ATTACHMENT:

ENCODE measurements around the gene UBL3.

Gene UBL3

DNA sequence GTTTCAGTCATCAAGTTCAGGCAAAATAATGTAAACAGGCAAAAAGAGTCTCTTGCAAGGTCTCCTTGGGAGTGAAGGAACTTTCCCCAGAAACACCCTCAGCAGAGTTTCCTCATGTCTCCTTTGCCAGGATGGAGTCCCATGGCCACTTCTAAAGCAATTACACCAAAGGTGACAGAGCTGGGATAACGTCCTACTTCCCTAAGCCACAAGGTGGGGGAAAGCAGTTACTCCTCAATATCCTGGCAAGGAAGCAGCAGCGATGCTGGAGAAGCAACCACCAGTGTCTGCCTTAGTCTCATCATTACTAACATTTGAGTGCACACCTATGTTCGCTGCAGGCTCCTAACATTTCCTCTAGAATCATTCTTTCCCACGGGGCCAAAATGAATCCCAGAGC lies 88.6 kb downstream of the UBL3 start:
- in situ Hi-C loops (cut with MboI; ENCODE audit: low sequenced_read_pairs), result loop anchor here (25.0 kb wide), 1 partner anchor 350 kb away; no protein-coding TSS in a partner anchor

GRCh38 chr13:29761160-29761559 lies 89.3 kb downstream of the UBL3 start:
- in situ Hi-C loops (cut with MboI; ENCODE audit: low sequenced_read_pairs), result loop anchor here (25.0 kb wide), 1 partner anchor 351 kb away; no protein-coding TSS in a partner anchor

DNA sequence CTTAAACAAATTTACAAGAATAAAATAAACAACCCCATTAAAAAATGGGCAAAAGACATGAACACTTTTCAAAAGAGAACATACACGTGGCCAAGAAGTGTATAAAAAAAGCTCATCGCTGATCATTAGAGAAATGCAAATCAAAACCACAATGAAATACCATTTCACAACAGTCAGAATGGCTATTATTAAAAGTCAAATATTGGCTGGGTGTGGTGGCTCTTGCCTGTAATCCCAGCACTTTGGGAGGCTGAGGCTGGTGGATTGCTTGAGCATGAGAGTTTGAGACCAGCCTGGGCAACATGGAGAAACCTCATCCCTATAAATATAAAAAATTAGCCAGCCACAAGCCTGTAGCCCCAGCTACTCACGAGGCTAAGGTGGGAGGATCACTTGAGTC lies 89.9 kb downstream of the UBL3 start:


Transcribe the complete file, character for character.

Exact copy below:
ENCODE measurements around the gene UBL3.

Gene UBL3

DNA sequence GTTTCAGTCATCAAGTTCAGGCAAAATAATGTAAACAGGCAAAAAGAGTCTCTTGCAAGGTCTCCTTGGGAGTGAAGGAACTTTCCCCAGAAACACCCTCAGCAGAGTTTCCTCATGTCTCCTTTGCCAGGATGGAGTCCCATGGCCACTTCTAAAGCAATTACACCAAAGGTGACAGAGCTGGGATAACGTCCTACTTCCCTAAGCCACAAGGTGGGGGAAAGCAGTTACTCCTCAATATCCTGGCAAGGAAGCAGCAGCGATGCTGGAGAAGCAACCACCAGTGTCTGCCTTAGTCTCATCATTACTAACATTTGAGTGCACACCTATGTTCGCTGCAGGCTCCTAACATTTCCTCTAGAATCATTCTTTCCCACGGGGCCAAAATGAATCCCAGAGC lies 88.6 kb downstream of the UBL3 start:
- in situ Hi-C loops (cut with MboI; ENCODE audit: low sequenced_read_pairs), result loop anchor here (25.0 kb wide), 1 partner anchor 350 kb away; no protein-coding TSS in a partner anchor

GRCh38 chr13:29761160-29761559 lies 89.3 kb downstream of the UBL3 start:
- in situ Hi-C loops (cut with MboI; ENCODE audit: low sequenced_read_pairs), result loop anchor here (25.0 kb wide), 1 partner anchor 351 kb away; no protein-coding TSS in a partner anchor

DNA sequence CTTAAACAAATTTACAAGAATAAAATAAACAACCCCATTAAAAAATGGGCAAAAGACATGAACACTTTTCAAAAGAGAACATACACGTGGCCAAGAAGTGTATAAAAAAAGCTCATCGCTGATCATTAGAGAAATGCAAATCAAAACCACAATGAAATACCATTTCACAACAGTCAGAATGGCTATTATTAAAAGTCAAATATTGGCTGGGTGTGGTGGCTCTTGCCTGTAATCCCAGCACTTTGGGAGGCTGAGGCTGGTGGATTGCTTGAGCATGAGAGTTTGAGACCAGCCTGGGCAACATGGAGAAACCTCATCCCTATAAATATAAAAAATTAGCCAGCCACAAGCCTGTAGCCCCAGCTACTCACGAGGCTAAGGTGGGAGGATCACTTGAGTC lies 89.9 kb downstream of the UBL3 start: